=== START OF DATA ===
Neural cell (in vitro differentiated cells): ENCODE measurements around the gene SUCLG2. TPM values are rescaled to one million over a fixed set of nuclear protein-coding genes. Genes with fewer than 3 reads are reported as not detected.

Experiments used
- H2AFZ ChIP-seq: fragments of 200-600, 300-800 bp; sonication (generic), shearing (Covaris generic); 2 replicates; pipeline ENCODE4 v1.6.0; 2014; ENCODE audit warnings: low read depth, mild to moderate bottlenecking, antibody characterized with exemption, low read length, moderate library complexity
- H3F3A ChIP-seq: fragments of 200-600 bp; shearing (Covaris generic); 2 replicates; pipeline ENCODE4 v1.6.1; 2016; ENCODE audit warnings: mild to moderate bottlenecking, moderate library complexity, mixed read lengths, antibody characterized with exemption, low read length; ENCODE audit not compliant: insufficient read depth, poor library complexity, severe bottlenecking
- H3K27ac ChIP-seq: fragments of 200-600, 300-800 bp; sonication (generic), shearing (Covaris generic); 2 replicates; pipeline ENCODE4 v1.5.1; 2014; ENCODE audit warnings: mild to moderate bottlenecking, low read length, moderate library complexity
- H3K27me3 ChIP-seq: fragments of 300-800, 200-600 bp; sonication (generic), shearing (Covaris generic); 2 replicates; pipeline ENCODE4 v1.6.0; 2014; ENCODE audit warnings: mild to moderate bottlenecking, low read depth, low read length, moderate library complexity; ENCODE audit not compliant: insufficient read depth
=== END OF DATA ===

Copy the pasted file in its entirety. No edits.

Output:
Neural cell (in vitro differentiated cells): ENCODE measurements around the gene SUCLG2. TPM values are rescaled to one million over a fixed set of nuclear protein-coding genes. Genes with fewer than 3 reads are reported as not detected.

Experiments used
- H2AFZ ChIP-seq: fragments of 200-600, 300-800 bp; sonication (generic), shearing (Covaris generic); 2 replicates; pipeline ENCODE4 v1.6.0; 2014; ENCODE audit warnings: low read depth, mild to moderate bottlenecking, antibody characterized with exemption, low read length, moderate library complexity
- H3F3A ChIP-seq: fragments of 200-600 bp; shearing (Covaris generic); 2 replicates; pipeline ENCODE4 v1.6.1; 2016; ENCODE audit warnings: mild to moderate bottlenecking, moderate library complexity, mixed read lengths, antibody characterized with exemption, low read length; ENCODE audit not compliant: insufficient read depth, poor library complexity, severe bottlenecking
- H3K27ac ChIP-seq: fragments of 200-600, 300-800 bp; sonication (generic), shearing (Covaris generic); 2 replicates; pipeline ENCODE4 v1.5.1; 2014; ENCODE audit warnings: mild to moderate bottlenecking, low read length, moderate library complexity
- H3K27me3 ChIP-seq: fragments of 300-800, 200-600 bp; sonication (generic), shearing (Covaris generic); 2 replicates; pipeline ENCODE4 v1.6.0; 2014; ENCODE audit warnings: mild to moderate bottlenecking, low read depth, low read length, moderate library complexity; ENCODE audit not compliant: insufficient read depth